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 breathing patterns while running
Rickshaw
Runworks 2005 5M Racer
San Francisco, CA
Joined: 26 Nov 2004
Posts: 1157

breathing patterns while running Posted: Fri Dec 17, 2004 10:57 am 

A few of the training books I have describe the common breathing patterns during running. That's something I'd never consciously considered before, and I've found it pretty interesting to pay attention to my breathing now during runs. The patterns are named numerically, like 3-2, which means you inhale for three steps then exhale for two steps.

If you've ever monitored your breathing, how well does your experience fit with these guidelines:

4-4 very easy running, probably too easy
3-3 easy running, long runs
2-2 tempo runs, harder workouts, and most races
2-1 the final push to the finish in a race

1-1 is not recommended for anything, and is essentially like hyperventillating. Also 3-2 or other patterns when the inhale is longer than the exhale are supposed to be good for getting rid of a side stitch.

The fit pretty well with my experience, expect I'm not sure I ever hit 2-1 at the end of a race. I also slip into 2-2 sometimes during easy runs, which if I notice it is my cue to back off a little.


allen

Utah
Joined: 16 Jan 2005
Posts: 27

Re: breathing patterns while running Posted: Sun Jan 16, 2005 5:12 pm 

Before I run, I walk about 1/4 mile. Then I start jogging for about half a mile while I finish warming up. During this jog, I do a 4-4. After I'm warmed up I do a 2-2. The only time I do a 1-1 is if I'm sprinting or if I'm quite tired. I use 1-1 as a sign I need more rest. I don't focus on these patterns; they're just something my body does naturally.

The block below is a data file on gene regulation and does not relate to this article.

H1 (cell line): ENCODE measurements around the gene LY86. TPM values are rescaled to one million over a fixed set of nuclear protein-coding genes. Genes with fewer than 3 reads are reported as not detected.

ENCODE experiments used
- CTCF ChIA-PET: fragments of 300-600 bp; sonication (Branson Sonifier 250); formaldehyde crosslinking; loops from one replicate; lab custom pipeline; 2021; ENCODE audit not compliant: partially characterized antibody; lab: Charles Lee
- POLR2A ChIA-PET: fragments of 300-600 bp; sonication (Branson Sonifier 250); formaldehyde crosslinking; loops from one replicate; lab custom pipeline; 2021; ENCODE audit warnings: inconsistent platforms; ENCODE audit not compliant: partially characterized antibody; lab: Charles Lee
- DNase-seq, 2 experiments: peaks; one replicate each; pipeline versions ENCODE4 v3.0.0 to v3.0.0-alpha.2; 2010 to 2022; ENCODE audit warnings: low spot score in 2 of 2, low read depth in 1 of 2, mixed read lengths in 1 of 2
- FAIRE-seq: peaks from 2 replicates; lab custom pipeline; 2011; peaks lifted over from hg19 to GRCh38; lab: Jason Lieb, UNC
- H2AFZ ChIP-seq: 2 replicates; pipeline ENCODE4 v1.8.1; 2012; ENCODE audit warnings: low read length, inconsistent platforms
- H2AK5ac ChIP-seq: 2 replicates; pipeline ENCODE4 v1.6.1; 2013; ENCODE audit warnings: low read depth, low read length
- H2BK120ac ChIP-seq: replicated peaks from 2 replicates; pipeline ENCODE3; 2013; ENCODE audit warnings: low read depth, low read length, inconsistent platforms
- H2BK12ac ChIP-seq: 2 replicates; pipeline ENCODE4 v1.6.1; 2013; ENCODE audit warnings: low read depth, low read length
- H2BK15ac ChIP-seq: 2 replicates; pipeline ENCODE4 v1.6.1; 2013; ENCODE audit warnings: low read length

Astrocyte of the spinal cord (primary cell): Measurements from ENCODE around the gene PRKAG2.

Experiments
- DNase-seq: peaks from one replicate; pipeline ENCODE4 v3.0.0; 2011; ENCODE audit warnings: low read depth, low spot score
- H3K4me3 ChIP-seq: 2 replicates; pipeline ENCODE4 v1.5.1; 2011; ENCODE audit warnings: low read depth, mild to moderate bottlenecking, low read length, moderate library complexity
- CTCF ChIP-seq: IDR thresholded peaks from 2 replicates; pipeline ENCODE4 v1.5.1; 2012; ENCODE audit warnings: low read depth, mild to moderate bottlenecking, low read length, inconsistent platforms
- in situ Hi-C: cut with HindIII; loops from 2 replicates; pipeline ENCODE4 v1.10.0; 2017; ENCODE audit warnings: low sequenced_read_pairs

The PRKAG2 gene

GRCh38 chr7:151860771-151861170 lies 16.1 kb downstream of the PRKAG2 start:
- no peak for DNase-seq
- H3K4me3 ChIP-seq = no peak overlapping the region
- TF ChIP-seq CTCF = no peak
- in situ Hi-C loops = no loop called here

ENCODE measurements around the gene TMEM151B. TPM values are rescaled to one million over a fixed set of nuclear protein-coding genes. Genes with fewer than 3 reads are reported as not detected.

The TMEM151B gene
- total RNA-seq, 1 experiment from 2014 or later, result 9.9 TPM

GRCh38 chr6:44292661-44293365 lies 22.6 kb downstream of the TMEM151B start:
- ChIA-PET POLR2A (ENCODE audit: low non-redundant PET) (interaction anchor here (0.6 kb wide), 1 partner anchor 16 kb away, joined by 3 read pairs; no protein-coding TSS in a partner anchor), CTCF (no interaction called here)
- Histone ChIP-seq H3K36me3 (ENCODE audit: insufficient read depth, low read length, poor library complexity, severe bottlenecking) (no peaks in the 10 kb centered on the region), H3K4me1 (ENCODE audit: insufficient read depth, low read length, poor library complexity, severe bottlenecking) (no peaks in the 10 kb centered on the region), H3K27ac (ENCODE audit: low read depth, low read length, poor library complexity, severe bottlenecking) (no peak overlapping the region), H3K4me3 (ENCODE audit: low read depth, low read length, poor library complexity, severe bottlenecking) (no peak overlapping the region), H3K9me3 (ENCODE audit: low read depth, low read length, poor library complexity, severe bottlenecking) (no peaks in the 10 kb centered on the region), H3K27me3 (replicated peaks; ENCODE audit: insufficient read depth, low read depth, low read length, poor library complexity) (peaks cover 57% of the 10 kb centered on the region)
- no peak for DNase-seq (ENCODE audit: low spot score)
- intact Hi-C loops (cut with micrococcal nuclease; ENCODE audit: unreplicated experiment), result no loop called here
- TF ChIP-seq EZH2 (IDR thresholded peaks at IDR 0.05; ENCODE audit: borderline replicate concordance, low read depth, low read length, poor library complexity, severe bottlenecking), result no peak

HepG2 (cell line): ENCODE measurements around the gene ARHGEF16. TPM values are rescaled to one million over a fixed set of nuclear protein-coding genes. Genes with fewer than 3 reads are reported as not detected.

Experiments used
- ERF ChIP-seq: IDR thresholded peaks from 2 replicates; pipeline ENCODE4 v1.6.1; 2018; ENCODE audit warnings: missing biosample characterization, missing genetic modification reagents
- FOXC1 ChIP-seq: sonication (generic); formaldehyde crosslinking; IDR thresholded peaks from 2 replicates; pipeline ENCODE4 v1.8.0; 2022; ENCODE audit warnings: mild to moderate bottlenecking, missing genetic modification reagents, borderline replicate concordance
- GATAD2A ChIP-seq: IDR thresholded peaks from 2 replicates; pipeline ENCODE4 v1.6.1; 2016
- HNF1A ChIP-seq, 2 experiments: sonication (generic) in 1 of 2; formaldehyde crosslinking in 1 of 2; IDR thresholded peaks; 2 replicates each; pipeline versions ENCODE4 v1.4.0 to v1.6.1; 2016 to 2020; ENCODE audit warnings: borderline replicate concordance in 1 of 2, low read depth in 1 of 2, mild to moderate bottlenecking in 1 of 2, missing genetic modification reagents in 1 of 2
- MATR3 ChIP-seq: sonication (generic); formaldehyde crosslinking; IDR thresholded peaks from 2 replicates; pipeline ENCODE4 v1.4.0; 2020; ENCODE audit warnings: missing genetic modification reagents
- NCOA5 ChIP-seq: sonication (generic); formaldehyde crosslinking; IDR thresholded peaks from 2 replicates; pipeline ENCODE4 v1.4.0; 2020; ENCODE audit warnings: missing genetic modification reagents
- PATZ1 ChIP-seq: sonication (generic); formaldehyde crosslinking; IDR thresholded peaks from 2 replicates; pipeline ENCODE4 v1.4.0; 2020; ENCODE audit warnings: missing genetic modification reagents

/Allen


Last edited by allen on Sun Jan 16, 2005 6:43 pm; edited 1 time in total


mfox

South Orange, New Jersey
Joined: 19 Dec 2004
Posts: 367

Re: breathing patterns while running Posted: Sun Jan 16, 2005 6:29 pm 

Aren't these breathing patterns supposed to coinside with the number of strides you take with the same foot? So if you are beathing in a 3-2 patter you are breathing in for three strides of your right foot (or left) and breath out for two steps of the same foot.

allen

Utah
Joined: 16 Jan 2005
Posts: 27

Re: breathing patterns while running Posted: Sun Jan 16, 2005 6:48 pm 

Yea, you're right. I thought about that a while ago but didn't think it through. I just went back and changed my 2-1 to a 1-1. 2-2 is my normal pattern. If I sprint, or go up a steep hill, I breath faster than a 2-2, so it would have to be a 1-1.

If I get tired I need more oxygen and I do 1-1 for just a few steps and then go back to my 2-2.


Rickshaw
Runworks 2005 5M Racer
San Francisco, CA
Joined: 26 Nov 2004
Posts: 1157

Re: breathing patterns while running Posted: Sun Jan 16, 2005 7:22 pm 

mfox wrote:
Aren't these breathing patterns supposed to coinside with the number of strides you take with the same foot? So if you are beathing in a 3-2 patter you are breathing in for three strides of your right foot (or left) and breath out for two steps of the same foot.

No, I don't think so-- you count every footstrike whether it is left or right. So 2-2 means left-right-(inhale)-left-right-(exhale).


mfox

South Orange, New Jersey
Joined: 19 Dec 2004
Posts: 367

Re: breathing patterns while running Posted: Sun Jan 16, 2005 8:09 pm